Shape separates substance

IMAGE: Two demixed phases [the green and blue phases] are shown together with the porous structure surface (black).

Image credit: 
Hajime Tanaka and Ryotaro Shimizu, Tanaka Laboratory, Institute of Industrial Science, The University of Tokyo

(Tokyo, Japan)
Researchers at University of Tokyo Institute of Industrial Science (IIS) report a new physical model that shows how the topology of a porous material influences the phase separation of binary mixtures. The model uses two variables, the density field of a porous structure and the composition field of a binary mixture, to show that topology has very different effects on phase separation depending on the porous structure being random and either 2D or 3D. The study can be read in Science Advances.

As IIS Professor Hajime Tanaka, who led the study, explains, the phase separation of binary mixtures, or demixing, in porous materials depends on two factors.

"Phase separation, surface wettability and the geometrical structure of the pore are all interconnected. Structure depends on size and topology. It is very difficult to study topology."

Understanding this influence has applications in widely different fields including battery, medical diagnostics and oil extraction.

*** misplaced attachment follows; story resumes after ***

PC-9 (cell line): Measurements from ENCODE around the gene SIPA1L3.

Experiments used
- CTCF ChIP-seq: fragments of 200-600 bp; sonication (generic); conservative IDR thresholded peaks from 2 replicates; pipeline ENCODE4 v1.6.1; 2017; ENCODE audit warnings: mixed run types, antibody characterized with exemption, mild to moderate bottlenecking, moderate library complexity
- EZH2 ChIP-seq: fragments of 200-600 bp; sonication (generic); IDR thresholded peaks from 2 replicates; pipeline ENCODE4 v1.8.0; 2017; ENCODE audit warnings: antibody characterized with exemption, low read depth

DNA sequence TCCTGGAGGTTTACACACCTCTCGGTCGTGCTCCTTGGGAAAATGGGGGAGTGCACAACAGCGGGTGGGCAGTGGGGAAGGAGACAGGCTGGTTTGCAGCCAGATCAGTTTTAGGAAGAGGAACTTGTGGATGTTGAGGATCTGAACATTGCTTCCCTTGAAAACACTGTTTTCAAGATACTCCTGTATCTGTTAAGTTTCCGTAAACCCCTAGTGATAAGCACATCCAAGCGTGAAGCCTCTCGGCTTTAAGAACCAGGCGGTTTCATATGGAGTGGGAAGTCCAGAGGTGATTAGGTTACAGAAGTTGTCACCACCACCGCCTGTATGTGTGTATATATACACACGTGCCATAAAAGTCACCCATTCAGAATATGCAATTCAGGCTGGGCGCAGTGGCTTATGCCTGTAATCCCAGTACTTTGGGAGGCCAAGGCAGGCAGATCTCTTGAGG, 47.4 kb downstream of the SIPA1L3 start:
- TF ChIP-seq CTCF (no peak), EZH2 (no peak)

Previous studies have generally assumed that pores can be approximated to be an assembly of straight cylinders, but in reality the shapes are random and can take different topologies, complicating the kinetics of the separation. To understand these effects, Tanaka and his collaborator, Dr. Ryotaro Shimizu, developed a novel phase-field model to observe how two mixed substances separate when immersed into a porous material at different levels of surface wettability and two different topologies, 2D or 3D. The model showed a clear relationship between demixing and wetness, but one that was greatly influenced by the topology.

"Only 3D porous structures can be bicontinuous," said Shimizu.

The significance of this distinction leads to unique conformations in 3D structures that Shimizu calls "double-network structures". The result is different kinetics in the phase separation due to different topologies in the pore structure.

"Our study shows that the difference in the pore geometry causes drastic differences in the phase separation," said Tanaka.

Institute of Industrial Science, The University of Tokyo